We’re back on the trail of the dinosaurs with Mike Benton and Graham Rosewarne, two giants of the extremely niche genre of Popular British Dino Rennaissance Books (always well-represented on these pages). Last time, we looked mostly at Rosewarne’s panoramic compositions and found ourselves maybe a bit less than extremely impressed. But Rosewarne is at his best when drawing dinosaur profiles, and fortunately, this book allows him to do plenty of that. One of Rosewarne’s most famous and well-remembered creations…

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Vintage Dinosaur Art: Pangaea, The Mother Continent

Vintage Dinosaur Art

Pangaea, The Mother Continent is one of the most unusual books that has ever found its way to me. It has done so by way of Grant Harding, who sent the scans to me, so full props to him. It came out in 1989, a great year for dinosaurs. It was witten by Karen Liptak and illustrated by Susan Steere. Susan Steere is another one of those mysterious figures who can’t be found on Google. As far as I can…

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Podcast Show Notes: Episode 8 – Ely Kish and Jed Taylor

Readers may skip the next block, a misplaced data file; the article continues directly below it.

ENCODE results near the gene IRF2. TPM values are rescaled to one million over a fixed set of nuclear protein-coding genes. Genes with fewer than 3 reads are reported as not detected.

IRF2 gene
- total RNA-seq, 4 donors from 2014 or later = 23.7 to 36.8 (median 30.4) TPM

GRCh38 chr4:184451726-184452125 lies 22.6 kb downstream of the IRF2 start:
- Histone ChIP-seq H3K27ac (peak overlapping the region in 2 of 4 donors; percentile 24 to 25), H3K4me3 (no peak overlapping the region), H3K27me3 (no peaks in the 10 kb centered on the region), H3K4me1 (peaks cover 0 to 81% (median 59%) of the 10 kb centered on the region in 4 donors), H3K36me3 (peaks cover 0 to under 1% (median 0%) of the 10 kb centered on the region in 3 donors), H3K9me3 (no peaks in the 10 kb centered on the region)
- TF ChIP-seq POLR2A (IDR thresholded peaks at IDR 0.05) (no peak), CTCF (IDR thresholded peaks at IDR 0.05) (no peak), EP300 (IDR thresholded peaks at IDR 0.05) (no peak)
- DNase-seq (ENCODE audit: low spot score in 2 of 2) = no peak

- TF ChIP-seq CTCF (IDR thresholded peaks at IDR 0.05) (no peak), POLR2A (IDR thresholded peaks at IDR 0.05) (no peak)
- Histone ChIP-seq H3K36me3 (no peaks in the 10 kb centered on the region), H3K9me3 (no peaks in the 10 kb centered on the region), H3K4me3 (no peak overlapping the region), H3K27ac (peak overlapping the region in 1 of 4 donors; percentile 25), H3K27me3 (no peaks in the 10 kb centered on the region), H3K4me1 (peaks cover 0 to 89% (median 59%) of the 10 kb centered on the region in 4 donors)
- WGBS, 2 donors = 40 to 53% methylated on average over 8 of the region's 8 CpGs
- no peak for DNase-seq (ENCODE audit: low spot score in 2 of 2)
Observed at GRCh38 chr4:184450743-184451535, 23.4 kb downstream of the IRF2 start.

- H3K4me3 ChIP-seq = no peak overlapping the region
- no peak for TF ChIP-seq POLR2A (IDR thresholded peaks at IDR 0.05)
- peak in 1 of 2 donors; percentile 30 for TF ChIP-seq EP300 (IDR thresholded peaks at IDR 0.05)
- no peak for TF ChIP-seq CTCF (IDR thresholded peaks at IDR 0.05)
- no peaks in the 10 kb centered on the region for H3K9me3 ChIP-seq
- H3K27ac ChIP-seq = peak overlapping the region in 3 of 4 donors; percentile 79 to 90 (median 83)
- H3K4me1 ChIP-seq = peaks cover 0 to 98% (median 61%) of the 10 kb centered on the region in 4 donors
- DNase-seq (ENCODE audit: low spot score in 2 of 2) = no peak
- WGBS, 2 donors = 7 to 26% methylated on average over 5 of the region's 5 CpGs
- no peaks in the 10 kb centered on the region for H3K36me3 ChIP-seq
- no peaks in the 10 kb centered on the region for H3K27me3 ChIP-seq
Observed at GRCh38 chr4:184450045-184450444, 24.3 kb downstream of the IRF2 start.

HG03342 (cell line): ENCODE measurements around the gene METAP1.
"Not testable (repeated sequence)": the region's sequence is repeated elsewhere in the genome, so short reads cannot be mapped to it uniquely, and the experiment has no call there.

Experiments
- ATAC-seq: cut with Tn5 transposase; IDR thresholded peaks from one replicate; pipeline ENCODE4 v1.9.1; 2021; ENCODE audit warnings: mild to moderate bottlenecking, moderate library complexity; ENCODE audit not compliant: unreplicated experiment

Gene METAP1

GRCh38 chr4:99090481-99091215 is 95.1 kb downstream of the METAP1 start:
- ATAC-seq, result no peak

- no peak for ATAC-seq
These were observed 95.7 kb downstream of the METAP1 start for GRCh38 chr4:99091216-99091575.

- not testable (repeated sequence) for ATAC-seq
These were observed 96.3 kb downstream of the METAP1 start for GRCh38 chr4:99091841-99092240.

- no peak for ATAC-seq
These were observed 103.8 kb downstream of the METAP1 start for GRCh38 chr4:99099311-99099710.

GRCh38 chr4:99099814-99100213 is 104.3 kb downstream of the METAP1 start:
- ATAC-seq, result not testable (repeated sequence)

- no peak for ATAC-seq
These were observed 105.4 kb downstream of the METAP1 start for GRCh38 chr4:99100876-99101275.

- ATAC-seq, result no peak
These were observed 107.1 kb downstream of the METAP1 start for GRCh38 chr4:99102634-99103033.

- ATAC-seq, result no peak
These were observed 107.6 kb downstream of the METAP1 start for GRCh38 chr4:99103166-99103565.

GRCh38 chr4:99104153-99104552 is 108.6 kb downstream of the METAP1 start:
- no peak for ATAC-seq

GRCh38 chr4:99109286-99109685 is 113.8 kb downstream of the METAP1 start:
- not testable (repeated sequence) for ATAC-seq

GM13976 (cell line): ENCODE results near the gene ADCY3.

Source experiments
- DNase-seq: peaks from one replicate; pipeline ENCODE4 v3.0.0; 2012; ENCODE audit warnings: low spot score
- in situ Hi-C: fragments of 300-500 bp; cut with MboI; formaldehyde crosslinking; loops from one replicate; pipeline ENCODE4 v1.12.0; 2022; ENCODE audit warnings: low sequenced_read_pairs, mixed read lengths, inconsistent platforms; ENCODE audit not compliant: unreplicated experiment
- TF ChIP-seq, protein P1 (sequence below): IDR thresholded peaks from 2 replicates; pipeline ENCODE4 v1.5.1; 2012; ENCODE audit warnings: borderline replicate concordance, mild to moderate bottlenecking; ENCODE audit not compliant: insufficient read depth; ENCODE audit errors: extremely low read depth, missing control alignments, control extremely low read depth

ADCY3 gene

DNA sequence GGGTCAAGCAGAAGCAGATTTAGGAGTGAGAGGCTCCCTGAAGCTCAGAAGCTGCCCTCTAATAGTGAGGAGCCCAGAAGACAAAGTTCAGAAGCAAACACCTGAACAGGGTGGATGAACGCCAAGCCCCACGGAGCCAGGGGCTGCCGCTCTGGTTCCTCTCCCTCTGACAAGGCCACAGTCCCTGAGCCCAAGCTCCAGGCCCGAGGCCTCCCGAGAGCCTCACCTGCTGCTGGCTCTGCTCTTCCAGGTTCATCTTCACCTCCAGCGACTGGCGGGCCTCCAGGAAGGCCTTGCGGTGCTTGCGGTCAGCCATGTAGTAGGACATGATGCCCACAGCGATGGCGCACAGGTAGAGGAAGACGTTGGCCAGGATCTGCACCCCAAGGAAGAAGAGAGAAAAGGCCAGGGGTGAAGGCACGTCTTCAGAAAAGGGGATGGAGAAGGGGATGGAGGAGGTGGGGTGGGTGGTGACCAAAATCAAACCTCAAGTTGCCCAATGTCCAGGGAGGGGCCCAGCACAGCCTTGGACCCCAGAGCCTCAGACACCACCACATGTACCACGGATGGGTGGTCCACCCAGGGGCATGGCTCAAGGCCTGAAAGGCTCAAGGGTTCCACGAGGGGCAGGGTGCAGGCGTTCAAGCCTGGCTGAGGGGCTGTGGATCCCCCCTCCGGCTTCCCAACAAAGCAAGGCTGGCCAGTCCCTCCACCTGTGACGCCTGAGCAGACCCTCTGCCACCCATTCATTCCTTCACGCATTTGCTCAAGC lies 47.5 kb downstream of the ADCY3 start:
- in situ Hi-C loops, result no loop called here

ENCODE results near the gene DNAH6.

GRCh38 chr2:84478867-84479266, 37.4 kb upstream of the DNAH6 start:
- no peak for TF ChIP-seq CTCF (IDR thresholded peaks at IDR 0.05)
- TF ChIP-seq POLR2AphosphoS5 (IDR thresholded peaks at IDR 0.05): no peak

Podcast Show Notes

In the latest episode of the podcast, Marc, Natee and Niels finally answer the age-old question: Is the P silent in “pterosaurs”? (no, it isn’t) [Yes – it is. M]. The LITC crew discuss one of history’s most celebrated palaeoartists, the late Ely Kish, and her work for Dale Russell’s An Oddyssey in Time. Some of us are big fans, while others need some convincing… Jed Taylor discusses the trials and tribulations of the beginning palaeoartist whose work blew up…

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Vintage Dinosaur Art: Das Grosse Buch der Saurier

Vintage Dinosaur Art

Funny story, this one. As a science educator, I visit primary schools all over the country, and I often can’t resist scanning their school libraries for dinosaur books. Most of the time, I run into these awful late-2000’s stock-CGI schlockfests, but last week, I hit paydirt. A beautifully illustrated German-made children’s book from the late 80s, well-worn by the tough love of so many children’s hands. As one of the teachers saw me gushing, she actually offered to give the…